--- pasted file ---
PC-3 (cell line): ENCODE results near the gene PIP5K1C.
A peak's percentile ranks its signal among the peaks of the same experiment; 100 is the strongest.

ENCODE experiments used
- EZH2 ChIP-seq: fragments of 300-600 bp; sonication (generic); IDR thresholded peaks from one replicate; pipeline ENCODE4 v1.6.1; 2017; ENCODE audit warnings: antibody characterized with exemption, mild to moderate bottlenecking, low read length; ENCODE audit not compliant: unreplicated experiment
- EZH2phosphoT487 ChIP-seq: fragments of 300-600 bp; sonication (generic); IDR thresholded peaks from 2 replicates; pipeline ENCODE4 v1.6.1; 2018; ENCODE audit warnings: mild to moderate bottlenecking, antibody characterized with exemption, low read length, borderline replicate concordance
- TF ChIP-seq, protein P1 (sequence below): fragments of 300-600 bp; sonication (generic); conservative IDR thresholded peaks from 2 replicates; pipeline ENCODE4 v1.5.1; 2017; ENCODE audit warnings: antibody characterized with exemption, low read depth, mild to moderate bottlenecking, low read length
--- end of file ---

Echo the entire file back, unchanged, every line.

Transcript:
PC-3 (cell line): ENCODE results near the gene PIP5K1C.
A peak's percentile ranks its signal among the peaks of the same experiment; 100 is the strongest.

ENCODE experiments used
- EZH2 ChIP-seq: fragments of 300-600 bp; sonication (generic); IDR thresholded peaks from one replicate; pipeline ENCODE4 v1.6.1; 2017; ENCODE audit warnings: antibody characterized with exemption, mild to moderate bottlenecking, low read length; ENCODE audit not compliant: unreplicated experiment
- EZH2phosphoT487 ChIP-seq: fragments of 300-600 bp; sonication (generic); IDR thresholded peaks from 2 replicates; pipeline ENCODE4 v1.6.1; 2018; ENCODE audit warnings: mild to moderate bottlenecking, antibody characterized with exemption, low read length, borderline replicate concordance
- TF ChIP-seq, protein P1 (sequence below): fragments of 300-600 bp; sonication (generic); conservative IDR thresholded peaks from 2 replicates; pipeline ENCODE4 v1.5.1; 2017; ENCODE audit warnings: antibody characterized with exemption, low read depth, mild to moderate bottlenecking, low read length